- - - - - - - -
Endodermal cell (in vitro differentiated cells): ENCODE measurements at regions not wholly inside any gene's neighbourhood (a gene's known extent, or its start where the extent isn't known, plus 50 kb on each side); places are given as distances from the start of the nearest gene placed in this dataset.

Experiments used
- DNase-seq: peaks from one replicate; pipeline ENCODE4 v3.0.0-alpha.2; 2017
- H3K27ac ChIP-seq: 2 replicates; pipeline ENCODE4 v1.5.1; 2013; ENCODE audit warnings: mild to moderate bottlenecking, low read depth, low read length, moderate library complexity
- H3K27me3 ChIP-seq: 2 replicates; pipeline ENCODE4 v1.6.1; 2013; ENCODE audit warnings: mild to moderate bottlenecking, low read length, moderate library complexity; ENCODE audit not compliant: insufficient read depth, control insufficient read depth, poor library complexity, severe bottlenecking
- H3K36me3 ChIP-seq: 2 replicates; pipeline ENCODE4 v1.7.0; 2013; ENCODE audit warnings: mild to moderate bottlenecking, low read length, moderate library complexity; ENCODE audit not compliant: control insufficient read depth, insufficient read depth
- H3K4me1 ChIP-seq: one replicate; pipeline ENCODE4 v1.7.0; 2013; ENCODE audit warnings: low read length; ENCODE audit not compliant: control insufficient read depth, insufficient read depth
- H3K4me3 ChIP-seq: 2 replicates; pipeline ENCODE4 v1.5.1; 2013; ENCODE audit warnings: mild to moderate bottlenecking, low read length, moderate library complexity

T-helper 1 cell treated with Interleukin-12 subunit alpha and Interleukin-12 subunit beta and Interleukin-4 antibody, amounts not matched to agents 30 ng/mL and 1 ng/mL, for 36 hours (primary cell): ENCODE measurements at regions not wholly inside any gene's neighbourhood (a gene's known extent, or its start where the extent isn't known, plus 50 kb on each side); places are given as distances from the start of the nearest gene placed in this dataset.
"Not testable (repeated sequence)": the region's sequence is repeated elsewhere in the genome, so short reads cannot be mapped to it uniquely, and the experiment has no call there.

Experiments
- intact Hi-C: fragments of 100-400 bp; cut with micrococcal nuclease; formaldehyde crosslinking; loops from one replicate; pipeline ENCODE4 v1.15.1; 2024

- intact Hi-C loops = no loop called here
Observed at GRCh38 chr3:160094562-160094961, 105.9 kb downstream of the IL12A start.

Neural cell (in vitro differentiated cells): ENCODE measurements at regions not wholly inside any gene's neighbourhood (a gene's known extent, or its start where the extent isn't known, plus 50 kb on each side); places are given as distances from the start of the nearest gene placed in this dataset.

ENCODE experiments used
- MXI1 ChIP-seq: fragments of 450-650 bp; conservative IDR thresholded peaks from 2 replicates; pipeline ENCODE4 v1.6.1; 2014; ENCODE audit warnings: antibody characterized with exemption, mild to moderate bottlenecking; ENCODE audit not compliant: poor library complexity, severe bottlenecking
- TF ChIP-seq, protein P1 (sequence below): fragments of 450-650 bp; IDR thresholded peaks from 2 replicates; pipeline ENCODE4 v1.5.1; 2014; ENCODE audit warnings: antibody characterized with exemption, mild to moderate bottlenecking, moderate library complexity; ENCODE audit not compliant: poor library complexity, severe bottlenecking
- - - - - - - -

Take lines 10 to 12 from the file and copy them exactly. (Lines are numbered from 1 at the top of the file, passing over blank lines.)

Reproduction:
"Not testable (repeated sequence)": the region's sequence is repeated elsewhere in the genome, so short reads cannot be mapped to it uniquely, and the experiment has no call there.

Experiments
- intact Hi-C: fragments of 100-400 bp; cut with micrococcal nuclease; formaldehyde crosslinking; loops from one replicate; pipeline ENCODE4 v1.15.1; 2024